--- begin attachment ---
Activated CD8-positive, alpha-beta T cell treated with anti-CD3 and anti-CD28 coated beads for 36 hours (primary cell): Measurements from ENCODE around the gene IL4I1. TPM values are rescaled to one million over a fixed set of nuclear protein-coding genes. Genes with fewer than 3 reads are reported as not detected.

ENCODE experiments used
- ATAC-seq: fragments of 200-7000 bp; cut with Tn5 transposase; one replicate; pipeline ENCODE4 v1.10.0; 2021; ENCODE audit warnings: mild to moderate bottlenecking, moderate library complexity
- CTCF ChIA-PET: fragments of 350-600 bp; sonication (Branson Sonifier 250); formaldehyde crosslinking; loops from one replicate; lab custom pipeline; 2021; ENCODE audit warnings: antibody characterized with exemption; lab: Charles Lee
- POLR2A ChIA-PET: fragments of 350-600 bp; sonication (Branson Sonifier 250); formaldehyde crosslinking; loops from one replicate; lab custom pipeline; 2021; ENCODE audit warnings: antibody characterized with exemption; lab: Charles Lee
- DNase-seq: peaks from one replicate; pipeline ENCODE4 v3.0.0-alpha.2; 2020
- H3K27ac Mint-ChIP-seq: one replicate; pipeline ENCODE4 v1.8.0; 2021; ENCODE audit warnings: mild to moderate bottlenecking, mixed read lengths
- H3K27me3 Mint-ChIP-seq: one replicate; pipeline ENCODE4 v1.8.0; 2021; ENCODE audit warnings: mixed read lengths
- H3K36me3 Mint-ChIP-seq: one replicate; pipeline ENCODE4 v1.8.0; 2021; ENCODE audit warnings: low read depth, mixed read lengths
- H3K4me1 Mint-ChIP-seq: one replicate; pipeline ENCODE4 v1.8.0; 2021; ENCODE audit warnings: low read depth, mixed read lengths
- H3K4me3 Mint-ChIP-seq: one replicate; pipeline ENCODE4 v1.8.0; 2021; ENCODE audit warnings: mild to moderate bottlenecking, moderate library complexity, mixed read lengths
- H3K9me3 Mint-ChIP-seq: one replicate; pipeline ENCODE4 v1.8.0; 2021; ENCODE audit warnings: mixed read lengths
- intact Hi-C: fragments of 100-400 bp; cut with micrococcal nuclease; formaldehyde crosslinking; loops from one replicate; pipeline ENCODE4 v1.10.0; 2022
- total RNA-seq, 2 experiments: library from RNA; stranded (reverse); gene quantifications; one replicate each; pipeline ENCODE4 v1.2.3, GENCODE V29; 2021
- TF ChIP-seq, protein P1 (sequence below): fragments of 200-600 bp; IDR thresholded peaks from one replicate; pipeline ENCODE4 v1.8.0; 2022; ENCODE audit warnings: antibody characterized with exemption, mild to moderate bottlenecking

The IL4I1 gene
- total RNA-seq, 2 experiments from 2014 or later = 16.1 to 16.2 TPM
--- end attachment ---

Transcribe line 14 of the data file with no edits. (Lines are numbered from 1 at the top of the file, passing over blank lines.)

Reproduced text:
- total RNA-seq, 2 experiments: library from RNA; stranded (reverse); gene quantifications; one replicate each; pipeline ENCODE4 v1.2.3, GENCODE V29; 2021